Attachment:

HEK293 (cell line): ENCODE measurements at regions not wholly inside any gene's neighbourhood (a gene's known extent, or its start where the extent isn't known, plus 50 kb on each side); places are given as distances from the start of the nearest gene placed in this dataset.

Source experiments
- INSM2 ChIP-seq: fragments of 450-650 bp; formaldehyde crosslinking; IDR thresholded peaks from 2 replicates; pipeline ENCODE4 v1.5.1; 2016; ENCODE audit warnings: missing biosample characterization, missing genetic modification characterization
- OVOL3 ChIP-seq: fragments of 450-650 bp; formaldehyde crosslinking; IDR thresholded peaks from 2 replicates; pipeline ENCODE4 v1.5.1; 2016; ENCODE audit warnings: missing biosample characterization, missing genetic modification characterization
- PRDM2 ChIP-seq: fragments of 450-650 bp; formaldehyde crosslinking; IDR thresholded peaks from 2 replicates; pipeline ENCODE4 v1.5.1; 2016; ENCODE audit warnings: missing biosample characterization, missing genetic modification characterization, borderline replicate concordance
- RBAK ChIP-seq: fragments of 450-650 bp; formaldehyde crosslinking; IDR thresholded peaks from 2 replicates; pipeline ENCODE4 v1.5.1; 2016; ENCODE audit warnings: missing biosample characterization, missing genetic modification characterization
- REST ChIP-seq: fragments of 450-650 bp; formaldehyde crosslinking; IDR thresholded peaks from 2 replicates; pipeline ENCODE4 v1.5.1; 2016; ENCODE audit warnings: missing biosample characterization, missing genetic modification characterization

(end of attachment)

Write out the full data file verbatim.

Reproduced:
HEK293 (cell line): ENCODE measurements at regions not wholly inside any gene's neighbourhood (a gene's known extent, or its start where the extent isn't known, plus 50 kb on each side); places are given as distances from the start of the nearest gene placed in this dataset.

Source experiments
- INSM2 ChIP-seq: fragments of 450-650 bp; formaldehyde crosslinking; IDR thresholded peaks from 2 replicates; pipeline ENCODE4 v1.5.1; 2016; ENCODE audit warnings: missing biosample characterization, missing genetic modification characterization
- OVOL3 ChIP-seq: fragments of 450-650 bp; formaldehyde crosslinking; IDR thresholded peaks from 2 replicates; pipeline ENCODE4 v1.5.1; 2016; ENCODE audit warnings: missing biosample characterization, missing genetic modification characterization
- PRDM2 ChIP-seq: fragments of 450-650 bp; formaldehyde crosslinking; IDR thresholded peaks from 2 replicates; pipeline ENCODE4 v1.5.1; 2016; ENCODE audit warnings: missing biosample characterization, missing genetic modification characterization, borderline replicate concordance
- RBAK ChIP-seq: fragments of 450-650 bp; formaldehyde crosslinking; IDR thresholded peaks from 2 replicates; pipeline ENCODE4 v1.5.1; 2016; ENCODE audit warnings: missing biosample characterization, missing genetic modification characterization
- REST ChIP-seq: fragments of 450-650 bp; formaldehyde crosslinking; IDR thresholded peaks from 2 replicates; pipeline ENCODE4 v1.5.1; 2016; ENCODE audit warnings: missing biosample characterization, missing genetic modification characterization